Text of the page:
While searching for images to illustrate my Wartime article, I came across this German propaganda poster from 1918. It ultimately didn't make the cut but I think it's very interesting. The seaplane soaring into the top left of the poster is a Friedrichshafen FF.33; in fact it is the very one which scouted for the raider Wolf during its voyage into Australasian waters in 1917, Wölfchen ('Little wolf' or rather 'Wolf's cub'). But what about the two people in the lower right, cowering in fear before the swooping aeroplane? They appear to be stereotypical and somewhat racist images of Africans, or possibly Papuans. I suspect the latter. The Wolf came close to Africa twice, near the Cape of Good Hope on both its outbound and inbound legs, but it also sailed past Rabaul after preying on Allied shipping in the South Pacific. Rabaul would have had more resonance for Germans than South Africa, because it had been the capital of German New Guinea until 1914, when the Australians occupied the colony. So perhaps this poster should be seen as suggesting to the German public that Wolf's visit was a token of Germany's continuing claims in New Guinea and would soon return to reclaim its imperial possessions. And that it had reminded the natives who their real masters were.
But the poster had a more overt purpose, indicated by the text at the bottom: to advertise the Deutsche Luftkriegsbeute Ausstellung, or 'German air war booty exhibition', held in Munich sometime in 1918 (after February, when Wolf returned to Germany, and before November, presumably) along with associated military concerts. Presumably these were primarily propaganda exercises to rally the home front, but they may also have been used to raise funds for the war effort. However, I haven't been able to find much information about the exhibition, other than this poster and the rather striking ones below. (Apparently a pocket guide is still extant.)
This one, which appears to be a generic poster with a blank space for organisers to fill in with more timely information about the exhibition, also shows the Wölfchen, this time in profile view, and presumably that's Wolf itself steaming into the lefthand side. Presumably the aircraft itself was on display in the exhibition. The fact that Wölfchen was used twice must tell us something of the propaganda impact of Wolf's successes in successfully evading all the Allied navies after sinking so many merchant ships; no other recognisable individual aircraft appears in the posters I've found, not even the Red Baron's Dreidecker. But equally it might tell us something of the desperation beginning to be felt in Germany in 1918, because after all Wolf's successes could not and did not alter the course of the war.
Here's another exhibition poster showing a German aeroplane. Or rather the left half of one...
... here's the right half...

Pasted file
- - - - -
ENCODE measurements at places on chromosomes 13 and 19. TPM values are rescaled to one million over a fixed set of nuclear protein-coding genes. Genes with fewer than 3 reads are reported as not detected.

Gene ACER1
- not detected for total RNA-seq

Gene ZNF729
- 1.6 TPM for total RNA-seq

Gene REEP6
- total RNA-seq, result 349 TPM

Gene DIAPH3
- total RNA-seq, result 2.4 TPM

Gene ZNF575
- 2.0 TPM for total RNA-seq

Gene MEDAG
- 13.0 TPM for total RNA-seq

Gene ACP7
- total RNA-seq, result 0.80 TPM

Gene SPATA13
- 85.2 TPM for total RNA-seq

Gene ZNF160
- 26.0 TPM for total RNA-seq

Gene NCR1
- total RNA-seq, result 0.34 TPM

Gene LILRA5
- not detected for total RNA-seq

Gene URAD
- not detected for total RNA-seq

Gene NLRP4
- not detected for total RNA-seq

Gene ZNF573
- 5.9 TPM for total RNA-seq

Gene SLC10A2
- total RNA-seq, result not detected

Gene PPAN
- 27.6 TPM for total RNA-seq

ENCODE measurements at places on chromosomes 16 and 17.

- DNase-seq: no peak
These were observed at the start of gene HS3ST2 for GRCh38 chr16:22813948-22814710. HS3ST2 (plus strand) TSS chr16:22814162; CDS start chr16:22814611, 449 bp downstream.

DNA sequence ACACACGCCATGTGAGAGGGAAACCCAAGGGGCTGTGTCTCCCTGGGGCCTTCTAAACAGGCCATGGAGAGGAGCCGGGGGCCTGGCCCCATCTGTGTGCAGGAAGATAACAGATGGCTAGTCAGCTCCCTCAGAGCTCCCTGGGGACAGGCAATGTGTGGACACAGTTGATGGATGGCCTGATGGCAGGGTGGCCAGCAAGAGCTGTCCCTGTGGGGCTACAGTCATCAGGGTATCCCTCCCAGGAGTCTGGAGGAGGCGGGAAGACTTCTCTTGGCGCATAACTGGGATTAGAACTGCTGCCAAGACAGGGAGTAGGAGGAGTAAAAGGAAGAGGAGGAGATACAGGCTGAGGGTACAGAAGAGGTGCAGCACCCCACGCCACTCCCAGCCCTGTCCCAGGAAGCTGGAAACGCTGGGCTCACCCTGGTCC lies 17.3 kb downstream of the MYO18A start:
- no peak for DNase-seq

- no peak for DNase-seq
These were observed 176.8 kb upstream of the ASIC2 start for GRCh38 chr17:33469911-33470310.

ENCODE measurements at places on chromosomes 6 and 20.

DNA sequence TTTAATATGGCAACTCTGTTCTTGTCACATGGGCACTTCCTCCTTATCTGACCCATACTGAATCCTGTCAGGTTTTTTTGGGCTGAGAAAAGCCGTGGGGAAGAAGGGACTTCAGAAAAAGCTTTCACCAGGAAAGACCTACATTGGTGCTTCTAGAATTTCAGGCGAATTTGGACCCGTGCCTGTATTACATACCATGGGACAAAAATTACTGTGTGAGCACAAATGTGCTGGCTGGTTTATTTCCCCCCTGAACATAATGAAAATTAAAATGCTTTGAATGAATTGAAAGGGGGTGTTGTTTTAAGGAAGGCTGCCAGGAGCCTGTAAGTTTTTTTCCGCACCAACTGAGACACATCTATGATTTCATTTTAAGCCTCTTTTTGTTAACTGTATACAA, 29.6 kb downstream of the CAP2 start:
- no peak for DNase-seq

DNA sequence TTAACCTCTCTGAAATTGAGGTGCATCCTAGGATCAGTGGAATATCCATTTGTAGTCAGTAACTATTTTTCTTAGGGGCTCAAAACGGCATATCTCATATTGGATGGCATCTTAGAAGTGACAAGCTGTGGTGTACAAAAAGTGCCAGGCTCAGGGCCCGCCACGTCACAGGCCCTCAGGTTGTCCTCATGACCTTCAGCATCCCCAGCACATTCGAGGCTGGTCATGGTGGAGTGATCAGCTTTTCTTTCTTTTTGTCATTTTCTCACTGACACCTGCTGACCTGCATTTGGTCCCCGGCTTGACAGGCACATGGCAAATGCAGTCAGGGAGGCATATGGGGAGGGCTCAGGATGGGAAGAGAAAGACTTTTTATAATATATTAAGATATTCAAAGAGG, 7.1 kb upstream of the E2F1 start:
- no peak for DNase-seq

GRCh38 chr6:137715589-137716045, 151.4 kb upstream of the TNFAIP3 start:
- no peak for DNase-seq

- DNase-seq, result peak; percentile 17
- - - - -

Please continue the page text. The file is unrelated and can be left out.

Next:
... and here they are stitched together somewhat ineptly by myself. (Click for full size.) It shows an Albatros D.V, engine running and presumably in flight. The word 'DELKA' in the top left corner might be thought to be the name of the Albatros, or maybe the pilot, contrary to my claim above that there are no specific aeroplanes identified in these posters. But it reappears in the last poster reproduced below and I think DELKA is just an acronym for the exhibition itself, i.e. DEutsche LuftKriegsbeute Ausstellung.
Most of the posters are more like this, showing German airpower dominating Allied airpower, usually signified by an imperial eagle and a terminally damaged enemy aeroplane. And that's what you'd expect from a war trophy exhibition, captured machines, not friendly ones like the Wölfchen and the Albatros. But that's being pedantic, and maybe there's some nuance to the word Kriegsbeute which I'm not picking up.
It's noticeable that all the Allied machines in these posters are actually British machines. Why no French ones? The French Aéronautique Militaire was as big as the RAF or bigger, certainly not to be sneered at; yet all the roundels are blue on the outside and red on the inside. Were the British seen as the main opponents in the air? Or is it just that these are the only DELKA posters which are to be found in museum collections in the English-speaking world because they were more interesting to English-speaking collectors?
Also, the aircraft depicted appear to all be fighters, not bombers or scouts (apart from the Wölfchen), of course). So they seem to be playing into the 'knights of the air' myth, as popular in Germany as it was elsewhere, and not, for example, making claims about how well-protected German cities are against air raids. (Which only affected a very small proportion of Germans, of course, and mostly in the west: Munich apparently received just three bombs over the whole war.)
The grisly sight of Allied planes twisting, burning to the ground showed the German public that the Reich would stop at nothing to win.
-- Peter Fritszche, A Nation of Fliers: German Aviation and the Popular Imagination (Cambridge and London: Harvard University Press, 1992), 94.
The last poster (and possibly the preceding one) is actually not from the 1918 DELKA, but the 1917 one, so it seems to have been a semi-regular event (though possibly only held twice). And possibly a travelling one too -- there's no specific location given (other than the 'Zoo'), but this poster was printed in Berlin, whereas some or all of the ones above were printed in Munich, so maybe that's where it was held. That's the only evidence I've found for the 1917 DELKA, though, apart from a modified version of the same poster showing it was still on in March as well as February.
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